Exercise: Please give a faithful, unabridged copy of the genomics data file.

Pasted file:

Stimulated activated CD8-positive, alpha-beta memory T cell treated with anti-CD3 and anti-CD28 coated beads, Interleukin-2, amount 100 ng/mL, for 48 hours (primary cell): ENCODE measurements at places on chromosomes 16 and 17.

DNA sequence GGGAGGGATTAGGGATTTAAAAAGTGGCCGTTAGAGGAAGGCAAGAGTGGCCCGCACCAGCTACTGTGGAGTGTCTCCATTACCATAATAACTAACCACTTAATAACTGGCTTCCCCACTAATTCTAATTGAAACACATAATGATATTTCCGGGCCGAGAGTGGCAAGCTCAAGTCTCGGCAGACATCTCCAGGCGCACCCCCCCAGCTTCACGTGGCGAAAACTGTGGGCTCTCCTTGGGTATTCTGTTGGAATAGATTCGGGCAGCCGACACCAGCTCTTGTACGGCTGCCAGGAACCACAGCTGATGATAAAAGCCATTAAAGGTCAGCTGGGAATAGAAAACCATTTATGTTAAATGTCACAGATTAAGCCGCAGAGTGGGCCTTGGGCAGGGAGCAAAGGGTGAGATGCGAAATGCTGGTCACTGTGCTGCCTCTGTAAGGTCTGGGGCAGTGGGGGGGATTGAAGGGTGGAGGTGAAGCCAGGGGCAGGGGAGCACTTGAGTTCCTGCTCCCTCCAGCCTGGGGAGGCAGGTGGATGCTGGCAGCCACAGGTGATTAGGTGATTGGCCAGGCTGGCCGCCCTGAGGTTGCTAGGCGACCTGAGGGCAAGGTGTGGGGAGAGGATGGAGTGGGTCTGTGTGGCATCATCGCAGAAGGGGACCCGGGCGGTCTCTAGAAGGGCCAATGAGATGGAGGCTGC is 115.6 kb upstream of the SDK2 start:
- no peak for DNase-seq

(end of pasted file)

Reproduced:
Stimulated activated CD8-positive, alpha-beta memory T cell treated with anti-CD3 and anti-CD28 coated beads, Interleukin-2, amount 100 ng/mL, for 48 hours (primary cell): ENCODE measurements at places on chromosomes 16 and 17.

DNA sequence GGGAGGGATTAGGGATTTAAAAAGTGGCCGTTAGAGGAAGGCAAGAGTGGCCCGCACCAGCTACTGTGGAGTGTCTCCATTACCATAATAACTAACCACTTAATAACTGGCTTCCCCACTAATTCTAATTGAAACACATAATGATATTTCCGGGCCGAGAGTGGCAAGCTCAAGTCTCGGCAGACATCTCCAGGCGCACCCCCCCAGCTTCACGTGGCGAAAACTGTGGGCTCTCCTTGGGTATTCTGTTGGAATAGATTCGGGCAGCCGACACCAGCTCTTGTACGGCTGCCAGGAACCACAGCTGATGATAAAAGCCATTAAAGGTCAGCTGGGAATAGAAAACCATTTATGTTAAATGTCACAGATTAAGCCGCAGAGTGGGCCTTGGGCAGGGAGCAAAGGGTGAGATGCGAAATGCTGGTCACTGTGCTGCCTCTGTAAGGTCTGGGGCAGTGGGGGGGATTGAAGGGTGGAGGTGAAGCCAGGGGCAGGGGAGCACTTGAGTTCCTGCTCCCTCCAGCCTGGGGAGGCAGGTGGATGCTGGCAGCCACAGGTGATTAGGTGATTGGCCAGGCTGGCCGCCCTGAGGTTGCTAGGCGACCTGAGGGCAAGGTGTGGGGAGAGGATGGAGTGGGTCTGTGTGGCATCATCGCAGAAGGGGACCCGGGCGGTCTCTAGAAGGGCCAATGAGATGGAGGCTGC is 115.6 kb upstream of the SDK2 start:
- no peak for DNase-seq